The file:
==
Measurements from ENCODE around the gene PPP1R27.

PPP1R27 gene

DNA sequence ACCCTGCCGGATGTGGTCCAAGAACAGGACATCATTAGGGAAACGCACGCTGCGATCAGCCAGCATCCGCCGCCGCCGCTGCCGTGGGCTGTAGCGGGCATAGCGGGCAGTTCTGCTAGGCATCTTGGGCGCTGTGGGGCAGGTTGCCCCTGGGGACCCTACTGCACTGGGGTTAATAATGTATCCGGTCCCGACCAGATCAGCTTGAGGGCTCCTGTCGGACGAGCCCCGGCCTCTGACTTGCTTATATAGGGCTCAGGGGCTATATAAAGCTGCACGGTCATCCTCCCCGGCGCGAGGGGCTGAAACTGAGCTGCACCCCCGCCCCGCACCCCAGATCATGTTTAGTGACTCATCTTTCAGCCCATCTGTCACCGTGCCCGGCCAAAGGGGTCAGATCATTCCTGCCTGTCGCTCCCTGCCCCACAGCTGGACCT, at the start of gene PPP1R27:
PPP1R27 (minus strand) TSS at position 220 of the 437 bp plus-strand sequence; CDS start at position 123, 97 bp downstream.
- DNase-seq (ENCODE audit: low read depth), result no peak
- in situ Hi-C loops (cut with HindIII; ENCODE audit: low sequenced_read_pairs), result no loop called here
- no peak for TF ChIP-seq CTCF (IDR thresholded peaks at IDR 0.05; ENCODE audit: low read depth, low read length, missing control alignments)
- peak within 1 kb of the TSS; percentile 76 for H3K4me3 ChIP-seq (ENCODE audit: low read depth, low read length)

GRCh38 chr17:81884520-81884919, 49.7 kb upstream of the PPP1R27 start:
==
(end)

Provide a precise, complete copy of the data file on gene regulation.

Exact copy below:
Measurements from ENCODE around the gene PPP1R27.

PPP1R27 gene

DNA sequence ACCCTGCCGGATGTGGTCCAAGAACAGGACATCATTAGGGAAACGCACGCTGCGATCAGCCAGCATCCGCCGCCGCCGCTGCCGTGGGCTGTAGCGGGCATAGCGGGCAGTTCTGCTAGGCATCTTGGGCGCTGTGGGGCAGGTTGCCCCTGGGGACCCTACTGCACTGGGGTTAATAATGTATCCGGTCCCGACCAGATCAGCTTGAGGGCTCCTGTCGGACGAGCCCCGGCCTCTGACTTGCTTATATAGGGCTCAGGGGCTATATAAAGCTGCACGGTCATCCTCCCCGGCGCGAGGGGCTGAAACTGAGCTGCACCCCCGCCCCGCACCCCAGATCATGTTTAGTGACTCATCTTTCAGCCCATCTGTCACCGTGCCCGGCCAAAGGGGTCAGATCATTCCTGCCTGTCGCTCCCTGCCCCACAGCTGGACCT, at the start of gene PPP1R27:
PPP1R27 (minus strand) TSS at position 220 of the 437 bp plus-strand sequence; CDS start at position 123, 97 bp downstream.
- DNase-seq (ENCODE audit: low read depth), result no peak
- in situ Hi-C loops (cut with HindIII; ENCODE audit: low sequenced_read_pairs), result no loop called here
- no peak for TF ChIP-seq CTCF (IDR thresholded peaks at IDR 0.05; ENCODE audit: low read depth, low read length, missing control alignments)
- peak within 1 kb of the TSS; percentile 76 for H3K4me3 ChIP-seq (ENCODE audit: low read depth, low read length)

GRCh38 chr17:81884520-81884919, 49.7 kb upstream of the PPP1R27 start: